"In addition, treating African recipient countries as equal partners and not dictating the conditions of development assistance and thus controlling the domestic policy space". This is another major difference with the West which seems to subject their support to conditions of African countries adopting certain Western values. I spoke about those in preceding postings:

See you later alligator....

Tuesday, September 21, 2010

The fallacy of family planning in developing countries

Yesterday, with thousand of other people in 82 locations around the world, I attended a TED x Change meeting. This was a special event organized by the Bill and Melinda Gates Foundation and TED, marking the anniversary of the Millennium Development Goals (MDGs). 
I attended the event in Chapel Hill where it was hosted by IntraHealth International, an NGO based in town.

Melinda Gates was the first speaker. She impressed me by the clarity and innovative thinking of her ideas. She made the point that if Coca-Cola was able to distribute their drinks anywhere in the world, we should be able to learn from that to address health problems.

The next speaker was Hans Rosling, a brilliant researcher from Sweden. He is using a great visualization technology that he developed that transforms development statistics into moving bubbles and flowing curves that make global trends clear, intuitive and even playful. This software is open source and available here.

I probably misunderstood some "strange" ideas that he shared, so my next description has to be taken with caution, as he is much smarter than I'm. What I don't agree with is an idea that he presented and that I have seen presented by many others in the Western or "developed" world (see my view on the reality of "developed" in my posting of  September 13, 2010).

So here is what I understood from some part of his presentation. He showed a chart where on the horizontal axis you could see the measure of the average number of children per family going from zero to eight. On the vertical axis you could see the children mortality going from zero to hundreds per thousand births. Then on the chart you would see circles representing the different countries where the size of the circle was proportional to the population size and its position was based on the child mortality and average family size in that country. He then showed that there were two major groupings on the chart. The African countries were mostly on the top right of the chart meaning that they had large (more than 4) number of children per family on average and that the infant mortality was high, in the hundreds per thousand birth. Then he showed that most of the other countries (the developed world) would be in the bottom left of the chart, meaning they would have less (less than 3) children per family and a much lower infant mortality.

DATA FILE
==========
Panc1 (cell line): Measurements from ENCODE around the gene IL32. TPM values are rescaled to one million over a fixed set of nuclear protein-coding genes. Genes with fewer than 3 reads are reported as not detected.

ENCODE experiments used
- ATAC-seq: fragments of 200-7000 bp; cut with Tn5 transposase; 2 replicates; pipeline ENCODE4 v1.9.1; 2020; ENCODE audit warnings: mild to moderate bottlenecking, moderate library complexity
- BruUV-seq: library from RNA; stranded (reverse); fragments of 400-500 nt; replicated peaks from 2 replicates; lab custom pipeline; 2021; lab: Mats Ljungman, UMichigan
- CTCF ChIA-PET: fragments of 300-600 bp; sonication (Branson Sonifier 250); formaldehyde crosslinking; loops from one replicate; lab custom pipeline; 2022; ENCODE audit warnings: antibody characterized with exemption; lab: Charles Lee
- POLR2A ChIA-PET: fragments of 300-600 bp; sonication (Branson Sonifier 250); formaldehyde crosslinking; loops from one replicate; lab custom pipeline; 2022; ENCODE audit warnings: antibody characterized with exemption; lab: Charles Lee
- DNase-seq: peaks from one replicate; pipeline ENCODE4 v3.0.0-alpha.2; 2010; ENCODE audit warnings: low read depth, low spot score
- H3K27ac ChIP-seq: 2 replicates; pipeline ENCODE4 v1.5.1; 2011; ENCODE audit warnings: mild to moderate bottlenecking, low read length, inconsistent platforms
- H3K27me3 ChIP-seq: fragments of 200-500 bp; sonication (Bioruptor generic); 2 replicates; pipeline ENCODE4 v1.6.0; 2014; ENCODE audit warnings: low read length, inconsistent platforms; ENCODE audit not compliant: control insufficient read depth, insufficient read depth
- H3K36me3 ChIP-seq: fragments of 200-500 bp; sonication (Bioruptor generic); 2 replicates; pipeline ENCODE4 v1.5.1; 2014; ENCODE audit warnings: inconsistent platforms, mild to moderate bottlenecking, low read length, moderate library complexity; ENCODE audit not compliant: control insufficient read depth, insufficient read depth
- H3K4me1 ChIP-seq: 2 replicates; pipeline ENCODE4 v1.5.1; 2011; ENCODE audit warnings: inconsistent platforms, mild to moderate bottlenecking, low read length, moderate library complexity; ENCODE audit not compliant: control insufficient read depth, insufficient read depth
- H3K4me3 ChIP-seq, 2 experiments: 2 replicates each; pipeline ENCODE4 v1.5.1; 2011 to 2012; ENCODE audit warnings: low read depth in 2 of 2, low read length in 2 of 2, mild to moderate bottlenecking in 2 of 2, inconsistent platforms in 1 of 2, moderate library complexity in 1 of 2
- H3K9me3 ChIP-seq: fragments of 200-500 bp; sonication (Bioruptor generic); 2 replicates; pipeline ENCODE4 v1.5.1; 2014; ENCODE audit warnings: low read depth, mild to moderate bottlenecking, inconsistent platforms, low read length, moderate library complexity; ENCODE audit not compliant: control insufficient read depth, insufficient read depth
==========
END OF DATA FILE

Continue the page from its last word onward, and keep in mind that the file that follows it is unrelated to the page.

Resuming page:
So this would mean that less children per family would lead to lower mortality!!! I don't think that there is a direct link here. We know that in developed countries life expectancy goes up with the average income (GDP/capita). But so does the cost of children, and therefore naturally families tend to have less children. In the developing world, because of the domination of unskilled labor in the production function, the child represents an early economic value, while in developed countries he acquires value only at the end of a long and expensive training.  In modern societies, the child never contributes more than he costs. Better, he is expensive and brings nothing.  To allow him to integrate into a technical economy, parents need to provide him with a lengthy and costly training.  And once this training is acquired, no sociological imperative compels him to surrender the fruits of his work. At the contrary in traditional societies in the developing world the social structure is characterized by the predominance of the extended family, which includes all members of the same lineage, compelled to a series of several obligations, under the rule of an undisputed chieftain.  The requirements governing the operation of the clan provide parents with the personal enjoyment of the work of youngsters, which are in a way their pension scheme. This reason accounts more for a difference in procreative behavior between developed and developing countries.

Another idea shared by Hans Rosling is that the link of lower child mortality to lower average family size should justify the importance of family planning, the "most important way" to address the problem of child mortality. He also added that family planning would also solve many of the other MDGs. Since it would lower the mortality, children would actually survive to go to school addressing MDG #2 (achieve universal primary education). Having less children would reduce world population, saving the planet from exploitation of limited resources and solving MDG # 7 (ensure environment sustainability). And the audience applauded frenetically!!!

What I'm uncomfortable with here is that it is somewhat implying that a large African family is more dangerous for the environment sustainability than a small family in developed countries. This was shocking to me, even if he did not put it exactly that way. We know how developed countries are contributing to the world pollution compared to developing countries. It seems to me that the push for family planning by developed countries is more about their concern to have to share the limited resources of planet earth with the growing population of developing countries and to protect their existing way of life.